Category Archives: GSTBA 2010-2011 Reader Assignment

Almost Astronauts: 13 Women Who Dared to Dream by Tanya Lee Stone

“The world was not divided into those who had it and those who did not.  This quality, this it, was never named…The idea was to prove…that you were one of the elected and anointed ones who had the right stuff.”

When NASA was formed in 1958, the pressure was on to beat the Russians in the space race.  A team was formed of seven male test jet pilots who were rigorously tested to determine whether they had the right stuff.  They were called the Mercury 7.  Apparently, the only people who could possibly have the right stuff were men…white men, at that.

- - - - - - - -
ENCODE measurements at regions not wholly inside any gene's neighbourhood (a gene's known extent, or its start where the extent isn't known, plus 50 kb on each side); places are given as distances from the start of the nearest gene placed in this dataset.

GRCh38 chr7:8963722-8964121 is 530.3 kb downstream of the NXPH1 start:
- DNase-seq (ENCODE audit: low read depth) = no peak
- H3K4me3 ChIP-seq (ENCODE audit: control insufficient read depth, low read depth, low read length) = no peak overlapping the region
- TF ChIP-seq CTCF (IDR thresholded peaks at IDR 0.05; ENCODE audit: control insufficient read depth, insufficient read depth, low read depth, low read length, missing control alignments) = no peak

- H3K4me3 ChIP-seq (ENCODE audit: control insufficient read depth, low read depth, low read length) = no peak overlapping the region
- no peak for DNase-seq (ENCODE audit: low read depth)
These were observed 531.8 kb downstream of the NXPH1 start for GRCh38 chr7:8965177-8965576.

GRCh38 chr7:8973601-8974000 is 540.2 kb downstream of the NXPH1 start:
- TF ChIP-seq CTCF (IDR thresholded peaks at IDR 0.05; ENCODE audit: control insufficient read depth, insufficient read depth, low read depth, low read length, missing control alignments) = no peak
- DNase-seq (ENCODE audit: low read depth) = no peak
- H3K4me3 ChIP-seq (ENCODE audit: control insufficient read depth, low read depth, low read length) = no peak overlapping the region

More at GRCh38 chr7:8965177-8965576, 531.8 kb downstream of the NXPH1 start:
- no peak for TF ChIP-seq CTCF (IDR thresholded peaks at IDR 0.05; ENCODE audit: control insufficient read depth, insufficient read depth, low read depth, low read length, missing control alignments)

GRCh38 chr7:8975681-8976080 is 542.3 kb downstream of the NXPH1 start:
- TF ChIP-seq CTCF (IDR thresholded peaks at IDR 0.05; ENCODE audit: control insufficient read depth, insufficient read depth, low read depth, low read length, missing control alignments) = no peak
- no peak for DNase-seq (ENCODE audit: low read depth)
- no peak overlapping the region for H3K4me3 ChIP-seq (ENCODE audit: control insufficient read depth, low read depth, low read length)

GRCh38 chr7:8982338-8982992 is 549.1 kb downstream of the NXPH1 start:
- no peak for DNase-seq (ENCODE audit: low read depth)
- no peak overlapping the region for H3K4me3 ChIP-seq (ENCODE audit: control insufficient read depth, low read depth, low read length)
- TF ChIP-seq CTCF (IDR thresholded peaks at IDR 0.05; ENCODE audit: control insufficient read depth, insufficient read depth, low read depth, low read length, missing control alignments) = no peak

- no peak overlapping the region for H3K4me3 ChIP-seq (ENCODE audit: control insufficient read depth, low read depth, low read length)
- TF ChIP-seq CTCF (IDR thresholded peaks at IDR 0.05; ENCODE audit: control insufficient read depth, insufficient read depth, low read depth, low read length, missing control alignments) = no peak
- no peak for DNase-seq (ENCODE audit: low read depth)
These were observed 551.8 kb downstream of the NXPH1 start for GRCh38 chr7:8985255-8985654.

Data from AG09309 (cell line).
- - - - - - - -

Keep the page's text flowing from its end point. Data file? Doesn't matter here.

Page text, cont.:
Despite having taken over in traditional male jobs during World War II, by the late ’50s, women had been relegated once again to the home.  There was one man, though, who believed women might also have what it takes to be part of the astronaut program.  In fact, Randolph Lovelace not only thought that women have what it takes, but that in many respects, they would actually be more suited than men to become astronauts.  He began secretly testing exceptional women pilots in order to test his theory.  The first subject?  Jerri Cobb.

Jerri Cobb was put through the same grueling physical, psychological and technical tests the Mercury 7 men had been through.  She passed with flying colors and with fewer complaints than the men.  Lovelace gathered 12 other accomplished female pilots to continue his testing but was shut down before he could finish.  There was a lot of opposition to the idea of women in space and sadly, these 13 women faced discrimination and prejudice that prevented them from realizing their dreams.